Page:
As regular CFZ-watchers will know, for some time Corinna has been doing a column for Animals & Men and a regular segment on On The Track... particularly about out-of-place birds and rare vagrants. There seem to be more and more bird stories from all over the world hitting the news these days so, to make room for them all - and to give them all equal and worthy coverage - she has set up this new blog to cover all things feathery and Fortean.

Wednesday, 10 December 2014

Migrating red knot first bird declared threatened by climate change


A flame-crested shorebird that makes one of the longest migrations on the planet has become the first bird declared threatened by the effects of climate change, federal wildlife officials said Tuesday.
Calidris canutus (summer).jpg
The rufa red knot, which travels about 18,000 miles every year from wintering grounds in Tierra del Fuego to Canada, joins the polar bear as another species suffering from shrinking habitat and food supplies caused by rising sea levels and climbing temperatures, said U.S. Fish and Wildlife Service Director Dan Ashe. The red knot’s range covers 27 countries and 40 states including Florida, along the Atlantic and Gulf coasts.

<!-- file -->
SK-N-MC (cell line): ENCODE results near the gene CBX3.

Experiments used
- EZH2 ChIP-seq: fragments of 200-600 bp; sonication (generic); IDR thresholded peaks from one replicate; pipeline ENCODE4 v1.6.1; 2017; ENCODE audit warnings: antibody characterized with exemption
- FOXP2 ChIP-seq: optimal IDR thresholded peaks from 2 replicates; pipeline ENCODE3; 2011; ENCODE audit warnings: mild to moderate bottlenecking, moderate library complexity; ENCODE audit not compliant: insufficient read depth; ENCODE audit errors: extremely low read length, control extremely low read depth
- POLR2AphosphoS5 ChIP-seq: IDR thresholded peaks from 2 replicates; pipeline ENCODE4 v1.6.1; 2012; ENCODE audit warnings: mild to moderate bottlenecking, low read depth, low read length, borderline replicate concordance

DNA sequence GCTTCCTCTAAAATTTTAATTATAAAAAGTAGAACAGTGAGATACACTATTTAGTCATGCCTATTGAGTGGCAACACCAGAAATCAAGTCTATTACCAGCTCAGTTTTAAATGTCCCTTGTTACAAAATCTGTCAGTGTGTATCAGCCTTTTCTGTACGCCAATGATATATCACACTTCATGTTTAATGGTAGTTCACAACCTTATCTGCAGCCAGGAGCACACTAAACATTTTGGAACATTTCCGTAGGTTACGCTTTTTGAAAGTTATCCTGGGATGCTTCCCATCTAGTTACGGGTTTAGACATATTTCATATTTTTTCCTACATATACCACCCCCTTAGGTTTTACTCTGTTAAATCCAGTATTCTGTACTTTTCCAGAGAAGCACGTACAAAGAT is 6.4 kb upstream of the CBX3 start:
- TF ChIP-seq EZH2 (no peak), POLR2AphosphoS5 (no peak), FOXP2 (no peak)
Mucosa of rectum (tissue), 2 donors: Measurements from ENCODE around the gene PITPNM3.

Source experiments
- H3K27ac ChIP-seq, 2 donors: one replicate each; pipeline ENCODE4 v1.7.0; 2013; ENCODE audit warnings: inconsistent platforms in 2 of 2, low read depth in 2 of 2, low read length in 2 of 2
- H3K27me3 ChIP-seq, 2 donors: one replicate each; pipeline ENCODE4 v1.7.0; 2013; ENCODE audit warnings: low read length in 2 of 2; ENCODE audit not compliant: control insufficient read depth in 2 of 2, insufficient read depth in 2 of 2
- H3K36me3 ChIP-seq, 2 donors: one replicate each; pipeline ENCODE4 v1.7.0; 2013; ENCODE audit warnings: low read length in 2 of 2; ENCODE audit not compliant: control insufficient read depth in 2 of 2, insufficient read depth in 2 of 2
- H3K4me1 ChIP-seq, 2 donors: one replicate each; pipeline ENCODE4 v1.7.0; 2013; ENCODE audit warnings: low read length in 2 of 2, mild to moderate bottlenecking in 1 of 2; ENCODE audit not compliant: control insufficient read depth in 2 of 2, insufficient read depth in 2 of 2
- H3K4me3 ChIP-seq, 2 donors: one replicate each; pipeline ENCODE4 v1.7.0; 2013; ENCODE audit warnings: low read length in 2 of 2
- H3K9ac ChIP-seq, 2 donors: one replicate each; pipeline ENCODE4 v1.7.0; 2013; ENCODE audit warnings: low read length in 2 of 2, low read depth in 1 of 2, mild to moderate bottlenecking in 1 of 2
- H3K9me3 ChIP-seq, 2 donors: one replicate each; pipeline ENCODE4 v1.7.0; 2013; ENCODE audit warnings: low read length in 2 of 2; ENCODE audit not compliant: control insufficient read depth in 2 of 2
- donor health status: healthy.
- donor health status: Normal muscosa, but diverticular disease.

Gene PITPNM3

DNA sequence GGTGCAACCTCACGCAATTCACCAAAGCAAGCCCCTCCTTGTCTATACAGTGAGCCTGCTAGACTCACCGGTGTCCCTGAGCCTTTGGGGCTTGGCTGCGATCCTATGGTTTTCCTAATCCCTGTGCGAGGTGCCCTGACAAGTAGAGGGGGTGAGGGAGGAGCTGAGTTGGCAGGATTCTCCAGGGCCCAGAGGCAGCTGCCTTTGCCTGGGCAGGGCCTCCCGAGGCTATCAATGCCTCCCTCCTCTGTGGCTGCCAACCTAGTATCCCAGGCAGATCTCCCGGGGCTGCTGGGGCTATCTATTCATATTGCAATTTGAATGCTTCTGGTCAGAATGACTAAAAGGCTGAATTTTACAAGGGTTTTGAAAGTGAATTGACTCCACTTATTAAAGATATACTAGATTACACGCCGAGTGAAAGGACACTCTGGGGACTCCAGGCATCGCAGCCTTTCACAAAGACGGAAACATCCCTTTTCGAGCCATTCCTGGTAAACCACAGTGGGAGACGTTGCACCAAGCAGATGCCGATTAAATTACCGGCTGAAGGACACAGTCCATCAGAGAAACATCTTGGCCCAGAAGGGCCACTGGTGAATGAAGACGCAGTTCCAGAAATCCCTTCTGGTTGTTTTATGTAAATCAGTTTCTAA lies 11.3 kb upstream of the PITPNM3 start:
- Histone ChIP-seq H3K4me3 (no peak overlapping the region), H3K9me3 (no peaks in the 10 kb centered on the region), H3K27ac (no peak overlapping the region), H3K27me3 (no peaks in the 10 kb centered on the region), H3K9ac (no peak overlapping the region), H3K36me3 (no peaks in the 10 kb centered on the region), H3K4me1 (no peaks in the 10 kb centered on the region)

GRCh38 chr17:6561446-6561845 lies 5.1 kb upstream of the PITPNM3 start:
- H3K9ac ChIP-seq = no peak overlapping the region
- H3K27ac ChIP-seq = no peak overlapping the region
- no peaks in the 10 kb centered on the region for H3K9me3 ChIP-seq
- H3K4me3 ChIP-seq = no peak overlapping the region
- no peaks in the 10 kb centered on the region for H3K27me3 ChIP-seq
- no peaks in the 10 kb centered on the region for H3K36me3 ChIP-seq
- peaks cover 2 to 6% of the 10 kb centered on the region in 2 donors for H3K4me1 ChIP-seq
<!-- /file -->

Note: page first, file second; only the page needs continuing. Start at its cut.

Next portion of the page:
“The listing today sends a clear message about the threat that species like the red knot are facing from the effects of a changing global climate system,” Ashe said. U.S. wildlife officials will now map a critical habitat for the bird, which migrates across 40 states including Florida, along the Atlantic and Gulf coasts.

Species that inhabit the planet’s extreme environments face more dire threats as coastlines shift and climate change interrupts food chains and expose species’ dependency on one another. To make its long flight, the red knot needs to gorge on horseshoe crab eggs so the bird times its flights and resting spots to coincide with the annual inland migration crabs make along the east coast of the United States to mate.

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